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National President of Nigerian Association of Chambers of Commerce, Industry, Mines and Agriculture (NACCIMA), Hajiya SaratuIiya Aliyu

Overview of the Nigerian Manufacturing Industry in 2019

 

By Charles Nwaoguji

To say the last 12 months have been momentous for the country is certainly stating the obvious.

Many challenges confronted Nigerian manufacturing sector in 2019, simply because of inability for the government to pay proper attention to the real sector.

The Stakeholders, in the real sector, who spoke to Daily Sun recently,  believes that the real sector has not fared well. The Director General of the Lagos Chamber of Commerce and Industry (LCCI), Muda Yusuf said, contributions from the industrial sector to the country’s Gross Domestic Product (GDP) are still poor about 4 percent.

“The impact of manufacturing on Nigeria economic development can’t be overemphasized. Nigeria has not grow its  wealth from manufacturing sector because it has not invested enough  in the manufacturing industry. A strong and thriving manufacturing sector usually precipitates industrialization,” he said.

Lack of funds and an enabling environment for industrialists have denied the nation the capacity to achieve significant industrial growth or industrialization which Nigeria has always hoped and craved for. Considering the enormous importance attached to industrialization and how it impacts on our economy, any problem militating against its achievement should be of interest to us.

2019 has showed that  manufacturing in Nigeria has been marred with a series of policy inconsistencies and distractions attributable to the discovery of oil. From a modest 4.8 percent  in 1960, manufacturing’s contribution to the nation’s GDP increased to 7.2 percent  in 1970 and to 7.4 percent in 1975. In 1980, it declined to 5.4 percet but then surged to a record high of 10.7 percent  in 1985. By 1990, manufacturing contributed 8.1 percent to the GDP but then dropped to 7.9 percent in 1992, 6.7 percent  in 1995 and fell further to 6.3 percent in 1997. As of 2001, it dropped further to 3.4% from 6.2 percent in 2000. However, it increased to 4.16 percent in 2011 which is less than what it was in 1960, the current manufacturing’s contribution to the nation’s GDP stands at 4 percent which is not healthy to the economy.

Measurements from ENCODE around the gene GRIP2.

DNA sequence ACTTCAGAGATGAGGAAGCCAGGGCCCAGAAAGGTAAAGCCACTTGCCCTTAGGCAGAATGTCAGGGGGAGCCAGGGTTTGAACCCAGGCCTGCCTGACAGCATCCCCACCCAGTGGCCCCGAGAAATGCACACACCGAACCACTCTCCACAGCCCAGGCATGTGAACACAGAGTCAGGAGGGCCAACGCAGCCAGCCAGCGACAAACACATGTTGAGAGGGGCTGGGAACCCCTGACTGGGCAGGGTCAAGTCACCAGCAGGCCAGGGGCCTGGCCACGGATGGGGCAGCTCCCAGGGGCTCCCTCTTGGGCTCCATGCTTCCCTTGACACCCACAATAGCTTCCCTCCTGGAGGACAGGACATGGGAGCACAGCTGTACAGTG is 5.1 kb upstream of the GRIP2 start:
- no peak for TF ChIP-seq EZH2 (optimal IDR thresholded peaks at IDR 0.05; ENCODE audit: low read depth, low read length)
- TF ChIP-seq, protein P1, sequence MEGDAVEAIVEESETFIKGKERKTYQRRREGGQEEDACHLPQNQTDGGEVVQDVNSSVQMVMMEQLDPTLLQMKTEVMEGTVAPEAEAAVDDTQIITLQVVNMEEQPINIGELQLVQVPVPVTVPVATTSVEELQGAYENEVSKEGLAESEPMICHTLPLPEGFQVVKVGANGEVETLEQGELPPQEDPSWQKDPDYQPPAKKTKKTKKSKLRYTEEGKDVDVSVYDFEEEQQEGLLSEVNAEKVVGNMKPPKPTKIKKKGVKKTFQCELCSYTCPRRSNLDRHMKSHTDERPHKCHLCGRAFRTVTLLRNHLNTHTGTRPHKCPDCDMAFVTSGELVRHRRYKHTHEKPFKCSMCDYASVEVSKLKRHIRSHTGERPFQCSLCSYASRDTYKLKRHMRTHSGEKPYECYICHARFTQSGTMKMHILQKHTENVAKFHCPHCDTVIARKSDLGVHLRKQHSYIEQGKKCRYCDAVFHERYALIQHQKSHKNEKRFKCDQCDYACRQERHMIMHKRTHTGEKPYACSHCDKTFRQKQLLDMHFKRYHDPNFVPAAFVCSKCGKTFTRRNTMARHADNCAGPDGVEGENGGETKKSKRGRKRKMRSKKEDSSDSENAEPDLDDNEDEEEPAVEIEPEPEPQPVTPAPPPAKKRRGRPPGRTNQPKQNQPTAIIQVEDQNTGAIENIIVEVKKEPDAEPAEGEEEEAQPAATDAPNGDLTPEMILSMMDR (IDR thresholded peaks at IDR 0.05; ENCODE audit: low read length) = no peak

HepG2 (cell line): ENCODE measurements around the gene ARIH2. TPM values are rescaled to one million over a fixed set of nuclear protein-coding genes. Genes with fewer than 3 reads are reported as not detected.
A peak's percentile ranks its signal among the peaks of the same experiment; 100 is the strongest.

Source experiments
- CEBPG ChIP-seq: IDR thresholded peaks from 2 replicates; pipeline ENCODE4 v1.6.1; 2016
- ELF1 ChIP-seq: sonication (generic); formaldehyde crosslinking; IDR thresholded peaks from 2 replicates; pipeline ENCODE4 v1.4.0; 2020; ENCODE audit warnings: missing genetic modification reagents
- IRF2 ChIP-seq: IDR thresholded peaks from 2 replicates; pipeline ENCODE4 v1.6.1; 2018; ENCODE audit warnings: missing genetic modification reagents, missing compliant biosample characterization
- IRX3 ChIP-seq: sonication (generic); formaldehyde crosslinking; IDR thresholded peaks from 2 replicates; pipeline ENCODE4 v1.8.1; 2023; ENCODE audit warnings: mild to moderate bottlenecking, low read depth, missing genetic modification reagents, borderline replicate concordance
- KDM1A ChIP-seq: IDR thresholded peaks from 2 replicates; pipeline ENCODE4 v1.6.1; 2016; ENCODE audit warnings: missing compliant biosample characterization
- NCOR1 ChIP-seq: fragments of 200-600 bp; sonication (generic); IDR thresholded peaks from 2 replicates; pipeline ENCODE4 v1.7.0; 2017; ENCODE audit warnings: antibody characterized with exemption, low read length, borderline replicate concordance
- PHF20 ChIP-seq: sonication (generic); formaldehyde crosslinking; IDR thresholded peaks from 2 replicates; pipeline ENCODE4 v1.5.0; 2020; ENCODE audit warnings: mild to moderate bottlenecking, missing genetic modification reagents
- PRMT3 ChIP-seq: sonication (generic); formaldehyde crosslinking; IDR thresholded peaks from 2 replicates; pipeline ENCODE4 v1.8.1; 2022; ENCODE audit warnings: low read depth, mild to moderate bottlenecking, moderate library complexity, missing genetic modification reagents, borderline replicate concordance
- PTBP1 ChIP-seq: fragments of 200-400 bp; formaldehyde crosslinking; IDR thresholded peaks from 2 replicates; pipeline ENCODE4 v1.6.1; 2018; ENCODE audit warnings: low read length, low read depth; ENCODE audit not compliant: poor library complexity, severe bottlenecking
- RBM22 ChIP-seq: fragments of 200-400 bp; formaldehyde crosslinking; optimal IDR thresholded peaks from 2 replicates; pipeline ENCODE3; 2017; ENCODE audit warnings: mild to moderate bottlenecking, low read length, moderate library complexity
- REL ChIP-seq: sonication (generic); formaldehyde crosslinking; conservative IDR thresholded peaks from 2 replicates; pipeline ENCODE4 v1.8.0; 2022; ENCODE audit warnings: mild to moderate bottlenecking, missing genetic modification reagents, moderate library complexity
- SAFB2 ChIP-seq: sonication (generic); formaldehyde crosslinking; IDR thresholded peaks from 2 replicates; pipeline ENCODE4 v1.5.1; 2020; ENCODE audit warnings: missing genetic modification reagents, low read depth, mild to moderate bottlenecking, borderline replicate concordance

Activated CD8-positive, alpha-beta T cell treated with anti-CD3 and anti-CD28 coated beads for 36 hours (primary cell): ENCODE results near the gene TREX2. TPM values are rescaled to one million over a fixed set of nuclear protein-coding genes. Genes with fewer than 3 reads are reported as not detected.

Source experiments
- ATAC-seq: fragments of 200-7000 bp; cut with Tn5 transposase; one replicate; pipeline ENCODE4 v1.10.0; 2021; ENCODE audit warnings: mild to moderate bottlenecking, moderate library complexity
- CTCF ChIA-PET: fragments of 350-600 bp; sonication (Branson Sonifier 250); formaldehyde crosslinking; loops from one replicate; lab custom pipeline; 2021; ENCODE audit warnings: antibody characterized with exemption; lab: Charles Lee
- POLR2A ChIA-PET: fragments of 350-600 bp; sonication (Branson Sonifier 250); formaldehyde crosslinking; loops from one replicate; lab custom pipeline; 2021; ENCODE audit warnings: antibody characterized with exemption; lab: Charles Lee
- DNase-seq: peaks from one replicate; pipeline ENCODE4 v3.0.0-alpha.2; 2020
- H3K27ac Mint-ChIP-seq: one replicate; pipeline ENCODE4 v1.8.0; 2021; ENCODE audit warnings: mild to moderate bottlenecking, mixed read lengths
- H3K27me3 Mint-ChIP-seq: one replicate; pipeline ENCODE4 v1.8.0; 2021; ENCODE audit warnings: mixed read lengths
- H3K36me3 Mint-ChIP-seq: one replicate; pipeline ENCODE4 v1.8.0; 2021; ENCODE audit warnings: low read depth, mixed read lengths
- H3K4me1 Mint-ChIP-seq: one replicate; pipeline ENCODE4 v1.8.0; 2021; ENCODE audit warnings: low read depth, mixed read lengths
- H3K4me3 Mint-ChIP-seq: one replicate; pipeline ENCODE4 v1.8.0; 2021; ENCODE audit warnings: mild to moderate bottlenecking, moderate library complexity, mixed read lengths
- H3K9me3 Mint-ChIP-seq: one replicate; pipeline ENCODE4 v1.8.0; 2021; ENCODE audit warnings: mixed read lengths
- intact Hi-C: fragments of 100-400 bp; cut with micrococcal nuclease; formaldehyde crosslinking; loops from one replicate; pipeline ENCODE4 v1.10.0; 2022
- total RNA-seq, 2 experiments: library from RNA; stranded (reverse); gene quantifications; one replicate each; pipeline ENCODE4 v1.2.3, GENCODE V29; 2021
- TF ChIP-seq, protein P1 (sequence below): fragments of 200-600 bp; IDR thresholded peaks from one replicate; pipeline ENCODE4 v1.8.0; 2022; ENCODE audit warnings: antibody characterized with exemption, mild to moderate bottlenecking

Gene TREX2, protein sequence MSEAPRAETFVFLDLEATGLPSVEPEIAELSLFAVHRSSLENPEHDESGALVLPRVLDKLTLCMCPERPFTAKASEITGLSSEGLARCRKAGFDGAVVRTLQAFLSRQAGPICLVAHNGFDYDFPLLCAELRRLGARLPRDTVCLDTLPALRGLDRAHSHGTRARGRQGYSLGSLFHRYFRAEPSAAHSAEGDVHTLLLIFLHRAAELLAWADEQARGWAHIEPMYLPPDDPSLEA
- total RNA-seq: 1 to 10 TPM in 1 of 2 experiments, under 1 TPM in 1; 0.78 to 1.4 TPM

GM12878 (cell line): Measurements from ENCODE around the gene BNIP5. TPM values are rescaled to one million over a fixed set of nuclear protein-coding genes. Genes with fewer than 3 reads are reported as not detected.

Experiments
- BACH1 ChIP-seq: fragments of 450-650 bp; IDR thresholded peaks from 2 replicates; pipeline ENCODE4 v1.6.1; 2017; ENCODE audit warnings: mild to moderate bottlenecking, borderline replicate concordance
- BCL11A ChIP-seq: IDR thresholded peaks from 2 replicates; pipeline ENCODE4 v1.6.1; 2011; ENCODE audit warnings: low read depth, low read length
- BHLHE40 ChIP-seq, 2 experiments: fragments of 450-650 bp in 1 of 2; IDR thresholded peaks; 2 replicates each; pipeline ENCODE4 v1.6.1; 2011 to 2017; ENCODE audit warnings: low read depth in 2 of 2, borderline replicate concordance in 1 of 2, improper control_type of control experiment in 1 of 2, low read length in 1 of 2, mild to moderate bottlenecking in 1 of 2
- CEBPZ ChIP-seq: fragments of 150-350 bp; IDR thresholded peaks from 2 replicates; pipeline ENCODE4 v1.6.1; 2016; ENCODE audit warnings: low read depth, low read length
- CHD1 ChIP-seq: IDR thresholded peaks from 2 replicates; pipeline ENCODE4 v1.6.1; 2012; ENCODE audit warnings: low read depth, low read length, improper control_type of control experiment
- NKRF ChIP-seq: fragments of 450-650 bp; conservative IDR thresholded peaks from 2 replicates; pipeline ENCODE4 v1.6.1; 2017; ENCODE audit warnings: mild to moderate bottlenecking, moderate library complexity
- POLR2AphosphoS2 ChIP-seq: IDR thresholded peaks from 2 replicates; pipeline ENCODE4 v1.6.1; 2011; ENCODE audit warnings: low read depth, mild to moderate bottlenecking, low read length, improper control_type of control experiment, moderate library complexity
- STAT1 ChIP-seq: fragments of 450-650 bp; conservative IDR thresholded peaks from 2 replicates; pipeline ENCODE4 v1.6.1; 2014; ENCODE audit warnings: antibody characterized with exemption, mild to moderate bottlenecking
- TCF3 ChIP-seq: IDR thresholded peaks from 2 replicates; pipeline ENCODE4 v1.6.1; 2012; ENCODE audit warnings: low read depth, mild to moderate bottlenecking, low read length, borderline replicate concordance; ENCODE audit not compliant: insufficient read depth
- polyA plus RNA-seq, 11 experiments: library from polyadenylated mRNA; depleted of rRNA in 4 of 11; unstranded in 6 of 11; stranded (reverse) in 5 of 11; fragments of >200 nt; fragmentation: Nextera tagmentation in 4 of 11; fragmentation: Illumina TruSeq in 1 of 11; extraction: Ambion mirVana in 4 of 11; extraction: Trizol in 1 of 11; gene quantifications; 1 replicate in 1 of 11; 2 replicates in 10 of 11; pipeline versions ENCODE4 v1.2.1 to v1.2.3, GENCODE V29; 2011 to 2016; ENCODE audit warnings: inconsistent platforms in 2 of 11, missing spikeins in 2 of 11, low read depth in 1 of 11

Despite the challenges that beset the Nigerian manufacturing industry in 2019, it has witnessed good growth in recent years. This can be traced to many factors including the government’s ban on imported goods. In recent times,  five local vegetable oil brands dominate the Nigerian Market due to the government’s import ban. Similarly, the spaghetti and rice manufacturing industry has recorded huge success in recent years. Nigeria is now classified as one major rice and the 12th largest instant noodle market globally.

The same success has been recorded in the cement industry. For instance, Dangote cement accounts for 60 percent of the estimated 33 million metric tonnes (MMT) of local cement demand in Nigeria. Also, manufacturing industries in Nigeria have done well in the production of goods for the nation’s population as well as for export.

In addition, the government has highlighted some initiatives to boost manufacturing in Nigeria which include; Provide incentives to support industrial hubs; review local fiscal and regulatory incentives to support the development of industrial cities, parks and clusters; rationalize tariffs and waivers on the equipment and machinery imports required for agro-industry.

Ease of doing business

Despite many hiccups, the nation scored some good point in the area of ease of doing business as it moved up the ladder in 24 places last year.

According to the Senior Special Assistant to the President on Industry, Trade and Investment/Secretary to the Presidential Enabling Business Environment Council, Dr. Jumoke Oduwole, who spoke recently in Lagos during the Lagos Chamber of Commerce and Industry International Investment Conference with the theme: ‘Promoting Industrialisation for Economic Recovery and Sustainable Growth,’ empahsised that there is a lot going for the country in the SME space.